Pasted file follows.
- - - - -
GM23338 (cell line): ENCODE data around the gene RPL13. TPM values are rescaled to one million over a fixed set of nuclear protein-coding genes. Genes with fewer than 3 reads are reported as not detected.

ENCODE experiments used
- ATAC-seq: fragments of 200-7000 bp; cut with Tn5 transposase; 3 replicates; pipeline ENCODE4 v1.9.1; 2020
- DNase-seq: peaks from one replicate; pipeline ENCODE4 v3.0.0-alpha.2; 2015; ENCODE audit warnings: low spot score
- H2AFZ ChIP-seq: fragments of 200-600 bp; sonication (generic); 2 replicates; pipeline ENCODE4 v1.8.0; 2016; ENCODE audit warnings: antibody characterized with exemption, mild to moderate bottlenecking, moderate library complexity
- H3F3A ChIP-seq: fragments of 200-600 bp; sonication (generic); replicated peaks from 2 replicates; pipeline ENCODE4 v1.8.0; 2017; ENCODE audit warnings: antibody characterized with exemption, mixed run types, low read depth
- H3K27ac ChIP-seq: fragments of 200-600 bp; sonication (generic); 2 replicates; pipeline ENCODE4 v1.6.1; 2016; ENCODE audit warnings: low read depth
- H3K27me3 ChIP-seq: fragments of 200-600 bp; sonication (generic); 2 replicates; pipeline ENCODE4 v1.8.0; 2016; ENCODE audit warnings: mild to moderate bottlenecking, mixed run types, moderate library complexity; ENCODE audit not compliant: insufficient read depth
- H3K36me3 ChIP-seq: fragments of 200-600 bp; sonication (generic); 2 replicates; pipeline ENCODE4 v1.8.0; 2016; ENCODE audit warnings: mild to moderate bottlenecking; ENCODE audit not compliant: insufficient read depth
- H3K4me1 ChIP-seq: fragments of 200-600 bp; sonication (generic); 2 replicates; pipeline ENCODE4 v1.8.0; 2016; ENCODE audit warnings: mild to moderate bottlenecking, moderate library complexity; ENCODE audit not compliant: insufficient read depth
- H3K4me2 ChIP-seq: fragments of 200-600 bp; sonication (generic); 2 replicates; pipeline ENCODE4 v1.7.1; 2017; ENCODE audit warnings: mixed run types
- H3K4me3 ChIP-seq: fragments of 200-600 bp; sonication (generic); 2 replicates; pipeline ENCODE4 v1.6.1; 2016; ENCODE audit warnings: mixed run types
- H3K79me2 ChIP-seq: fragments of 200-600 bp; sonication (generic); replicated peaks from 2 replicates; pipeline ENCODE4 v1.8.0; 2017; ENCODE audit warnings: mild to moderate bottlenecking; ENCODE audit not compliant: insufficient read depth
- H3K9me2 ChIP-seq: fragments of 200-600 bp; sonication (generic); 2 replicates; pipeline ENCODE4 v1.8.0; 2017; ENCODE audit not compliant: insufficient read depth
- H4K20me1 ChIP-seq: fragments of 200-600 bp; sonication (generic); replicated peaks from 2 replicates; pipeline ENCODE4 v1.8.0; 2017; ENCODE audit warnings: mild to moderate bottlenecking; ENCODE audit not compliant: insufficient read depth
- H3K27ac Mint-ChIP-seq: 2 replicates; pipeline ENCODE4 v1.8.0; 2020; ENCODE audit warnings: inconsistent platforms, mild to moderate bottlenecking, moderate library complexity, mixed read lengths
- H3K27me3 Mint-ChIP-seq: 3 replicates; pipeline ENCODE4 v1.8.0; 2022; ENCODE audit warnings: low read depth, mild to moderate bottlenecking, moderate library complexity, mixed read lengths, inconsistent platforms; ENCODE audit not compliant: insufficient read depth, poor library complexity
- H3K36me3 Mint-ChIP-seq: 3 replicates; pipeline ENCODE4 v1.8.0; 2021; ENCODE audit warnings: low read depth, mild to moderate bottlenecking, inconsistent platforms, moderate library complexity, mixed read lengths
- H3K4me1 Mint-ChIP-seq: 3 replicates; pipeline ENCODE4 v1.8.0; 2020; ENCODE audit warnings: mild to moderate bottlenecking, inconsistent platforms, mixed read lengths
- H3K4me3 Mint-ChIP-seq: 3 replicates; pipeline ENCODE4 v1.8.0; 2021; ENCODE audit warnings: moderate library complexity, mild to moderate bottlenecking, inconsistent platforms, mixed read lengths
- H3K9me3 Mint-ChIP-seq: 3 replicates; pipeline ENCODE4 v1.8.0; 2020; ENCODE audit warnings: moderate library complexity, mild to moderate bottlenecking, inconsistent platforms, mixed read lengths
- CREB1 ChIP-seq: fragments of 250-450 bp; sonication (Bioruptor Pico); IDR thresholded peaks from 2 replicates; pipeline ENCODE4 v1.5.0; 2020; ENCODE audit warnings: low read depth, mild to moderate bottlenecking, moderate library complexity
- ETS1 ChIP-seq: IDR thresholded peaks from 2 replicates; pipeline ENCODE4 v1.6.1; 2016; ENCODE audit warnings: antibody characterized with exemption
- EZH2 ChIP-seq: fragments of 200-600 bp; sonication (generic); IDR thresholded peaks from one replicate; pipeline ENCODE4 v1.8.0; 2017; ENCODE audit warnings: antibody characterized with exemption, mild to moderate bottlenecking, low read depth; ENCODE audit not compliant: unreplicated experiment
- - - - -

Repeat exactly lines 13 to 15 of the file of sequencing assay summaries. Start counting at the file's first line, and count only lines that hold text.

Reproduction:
- H3K79me2 ChIP-seq: fragments of 200-600 bp; sonication (generic); replicated peaks from 2 replicates; pipeline ENCODE4 v1.8.0; 2017; ENCODE audit warnings: mild to moderate bottlenecking; ENCODE audit not compliant: insufficient read depth
- H3K9me2 ChIP-seq: fragments of 200-600 bp; sonication (generic); 2 replicates; pipeline ENCODE4 v1.8.0; 2017; ENCODE audit not compliant: insufficient read depth
- H4K20me1 ChIP-seq: fragments of 200-600 bp; sonication (generic); replicated peaks from 2 replicates; pipeline ENCODE4 v1.8.0; 2017; ENCODE audit warnings: mild to moderate bottlenecking; ENCODE audit not compliant: insufficient read depth